By Zvi Erenyi
Collection Development and Reference Librarian Mendel Gottesman Library
On Tuesday, Feb. 23, in the second of the Spring 2021 series of Yeshiva University Libraries’ book talks, Nechama Price discussed her book, Tribal Blueprints: Twelve Brothers and the Destiny of Israel (New Milford, CT: Maggid Books, 2020).
Price obtained an master of science degree in Jewish education at Azrieli Graduate School of Jewish Education and Administration and an master of arts degree in Bible at the Bernard Revel Graduate School of Jewish Studies.
She is currently the director of the Graduate Program in Advanced Talmudic Studies for Women, from which she earned certification in 2003, and a senior lecturer of Bible and Judaic Studies at Stern College for Women, where she has taught since 2004. A graduate of Nishmat’s Yo’etzet Halachah, she serves as a yo’etzet [a resource on women’s health and Jewish law] in several New Jersey communities.
Price outlined several strategies leading to an understanding of Biblical narratives about the twelve tribes of Israel. To begin with, she argued that it is important to view Biblical personalities as people rather than as abstractions and learn from their stories lessons that can be applied to our lives.
Then, we should also analyze the stories from several perspectives and realize that there is not a single way to view any Biblical narrative. This is because they are full of ambiguities (likely by design) and are meant to impart moral lessons to us.
For example, the story of the Akedah [the binding of Isaac] ends on an ambiguous note: וילכו יחדו – we are not told who went together. Was it Abraham and Isaac or just Abraham and his servants? Furthermore, the Bible does not say whether Abraham ever saw his son, Isaac, again. Price urged her listeners to select an interpretation which personally excites them.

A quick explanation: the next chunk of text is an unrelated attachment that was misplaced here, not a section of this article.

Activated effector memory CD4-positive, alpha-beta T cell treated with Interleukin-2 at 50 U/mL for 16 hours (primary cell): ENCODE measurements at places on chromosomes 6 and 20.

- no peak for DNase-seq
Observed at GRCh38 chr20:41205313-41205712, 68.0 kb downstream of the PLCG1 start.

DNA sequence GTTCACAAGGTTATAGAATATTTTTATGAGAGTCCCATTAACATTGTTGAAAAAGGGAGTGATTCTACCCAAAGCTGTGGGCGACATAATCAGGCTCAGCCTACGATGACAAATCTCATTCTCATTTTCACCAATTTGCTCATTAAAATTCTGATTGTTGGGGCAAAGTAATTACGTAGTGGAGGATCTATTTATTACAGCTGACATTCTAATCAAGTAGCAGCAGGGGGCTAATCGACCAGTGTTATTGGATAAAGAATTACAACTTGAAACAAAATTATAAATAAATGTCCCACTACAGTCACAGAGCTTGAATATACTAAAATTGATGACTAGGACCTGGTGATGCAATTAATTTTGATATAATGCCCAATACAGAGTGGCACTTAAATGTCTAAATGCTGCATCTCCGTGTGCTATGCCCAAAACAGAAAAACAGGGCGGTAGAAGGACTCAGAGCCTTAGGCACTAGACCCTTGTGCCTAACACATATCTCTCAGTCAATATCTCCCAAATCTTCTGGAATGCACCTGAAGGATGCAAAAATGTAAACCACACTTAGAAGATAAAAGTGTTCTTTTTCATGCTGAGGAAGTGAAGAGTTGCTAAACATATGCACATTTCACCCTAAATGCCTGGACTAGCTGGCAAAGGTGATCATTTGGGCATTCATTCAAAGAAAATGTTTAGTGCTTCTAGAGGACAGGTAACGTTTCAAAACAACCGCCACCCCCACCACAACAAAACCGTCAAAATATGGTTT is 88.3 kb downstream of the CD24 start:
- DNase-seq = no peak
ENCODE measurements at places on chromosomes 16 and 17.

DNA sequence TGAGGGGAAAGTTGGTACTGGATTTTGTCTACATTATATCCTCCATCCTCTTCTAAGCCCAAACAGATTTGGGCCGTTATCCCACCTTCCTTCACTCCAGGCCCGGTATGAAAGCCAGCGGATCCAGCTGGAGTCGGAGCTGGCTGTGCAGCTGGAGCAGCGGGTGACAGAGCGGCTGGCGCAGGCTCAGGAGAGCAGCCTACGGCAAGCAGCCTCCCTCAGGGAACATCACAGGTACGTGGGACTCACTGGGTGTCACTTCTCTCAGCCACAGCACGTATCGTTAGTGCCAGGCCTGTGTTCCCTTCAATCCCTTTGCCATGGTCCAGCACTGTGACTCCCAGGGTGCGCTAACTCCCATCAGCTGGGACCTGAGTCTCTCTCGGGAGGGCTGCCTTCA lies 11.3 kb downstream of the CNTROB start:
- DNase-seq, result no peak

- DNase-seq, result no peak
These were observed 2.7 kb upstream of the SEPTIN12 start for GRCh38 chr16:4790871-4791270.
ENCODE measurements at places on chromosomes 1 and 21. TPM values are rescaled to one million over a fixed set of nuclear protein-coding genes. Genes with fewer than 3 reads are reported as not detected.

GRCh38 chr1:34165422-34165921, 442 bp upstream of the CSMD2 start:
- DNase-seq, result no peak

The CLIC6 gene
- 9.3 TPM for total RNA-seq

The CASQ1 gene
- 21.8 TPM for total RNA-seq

She related that the most significant goal of her book was to discover the personality traits of each of the twelve sons of Jacob, the eponymous tribes of Israel, and to understand how their descendants often expressed similar traits. She avowed that Chazal [Jewish sages] had already adumbrated this very same point in their Midrashic commentaries on the twelve tribes. We observe in the Biblical descriptions that the twelve were all different from each other and less than perfect. This is because G-d does not expect perfection from his chosen ones, which teaches us the importance of what it means to be human—to have emotions.
For example, Judah experiences several moral failures, from the sale of his brother Joseph to his consorting with Tamar, his daughter-in-law. However, he admits to his failure, repents and later rises to offer himself in servitude instead of Rachel’s son, Benjamin.
Interestingly, G-d seems to match each of the tribal forefather’s character traits with the roles played later on by their descendants. Judah exercised leadership and so historically did his descendants.